"A miscue cost us the game," manager Joe Girardi said. "I thought the effort was very good."
That miscue happened in the fourth inning, with two men on base and none out. After inducing a grounder off the bat of Jose Bautista, Mitre snagged the ball on the mound and whirled around in an attempt to start a double play.
Problem was, second baseman Robinson Cano had not yet reached the bag, causing Mitre to double clutch. And when Mitre finally did throw, the ball sailed wide of second base, off Cano's glove and into right field.
"I saw the replay, and I saw it wasn't my fault," Cano said. "The ball was running away from me. There's nothing I can do right there."
Bautista and Vernon Wells reached their respective bags safely, and Lyle Overbay came around to score. Moments later, Edwin Encarnacion's sacrifice fly and Joe Inglett's two-out triple turned Mitre's mistake into a three-run rally.
An inning later, Overbay broke a 4-4 tie with a homer off Mitre.
The Blue Jays had their lead, and they were not about to rescind it. And Mitre, who otherwise pitched passably in his attempt to hang onto the fifth-starter's role, took his first loss of the season.
"I just keep going back to that throw at second base," Mitre said.
"It would have been a different game," Cano agreed.
The Yanks still had their chances, considering they knocked Jays starter Marc Rzepczynski out of the game after just 3 1/3 innings, and considering Alfredo Aceves boosted them -- and spared the rest of the bullpen -- with four innings of shutout relief. But a quartet of Toronto relievers shut them down over the final six innings, hardly even allowing New York a semblance of a threat.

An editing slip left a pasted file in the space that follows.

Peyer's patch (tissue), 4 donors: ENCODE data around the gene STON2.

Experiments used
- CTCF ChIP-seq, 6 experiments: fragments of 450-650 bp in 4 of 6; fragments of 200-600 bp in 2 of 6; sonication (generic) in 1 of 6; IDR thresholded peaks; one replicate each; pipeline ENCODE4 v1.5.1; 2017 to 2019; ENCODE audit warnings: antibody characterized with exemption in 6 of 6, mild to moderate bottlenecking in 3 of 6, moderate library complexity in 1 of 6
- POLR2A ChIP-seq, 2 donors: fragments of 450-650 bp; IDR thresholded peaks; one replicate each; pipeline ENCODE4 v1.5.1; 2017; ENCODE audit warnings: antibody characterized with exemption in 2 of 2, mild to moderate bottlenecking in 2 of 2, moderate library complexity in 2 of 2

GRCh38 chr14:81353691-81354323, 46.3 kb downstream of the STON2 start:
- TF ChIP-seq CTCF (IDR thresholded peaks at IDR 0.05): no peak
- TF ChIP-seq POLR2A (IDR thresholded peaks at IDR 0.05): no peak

The offense, which all weekend had scored precisely the right amounts at precisely the right times, was suddenly silent, further illuminating that lone play in the fourth.
"What it goes to show you is this is the big leagues," outfielder Johnny Damon said. "You can't make mistakes."
Take Mitre, for example. Though he has insisted quite regularly that he is improving, and though he has flashed better movement on his sinker and breaking pitches, Mitre has nonetheless made critical mistakes in every one of his outings this season. Girardi, who insisted after Monday's game that Mitre's place in the rotation is secure, defended his fifth starter earlier this week by noting that the Yankees won three of his first four starts in that role.
But Mitre has hardly improved on paper, lasting no longer than five innings in any of his outings this season. And the Yankees, with Chad Gaudin in the bullpen and Josh Towers and Russ Ortiz in the Minor Leagues, suddenly have options.
They are options that Girardi has no intention to explore.
"Oh, yeah," he said after the game when asked if Mitre would make his next start.
Considering that Monday's game seemed to be the exception rather than the rule, the Yankees don't need much from their fifth starter. Their offense -- now on track to best the 2004 club's record of 242 home runs -- has bailed out plenty of mediocre pitching performances this season. It seems likely to bail out quite a few more.
And indeed, the offense attempted to do just that Monday. Jeter homered, singled and scored in the third inning and reached base four times. Cano and Jerry Hairston Jr. hit back-to-back homers in the fourth. And the Yankees put their leadoff runner on base in both the sixth and seventh innings.
But "the bullpen came through," as Toronto manager Cito Gaston put it, and New York could hardly complain. The Yankees had won seven straight heading into the game, or 18 of 23 for those with longer memories. And after the game, they spoke like a team that knows it will win again.
"That's going to happen," Girardi said. "We're not going to be perfect. And their bullpen came in and did a nice job."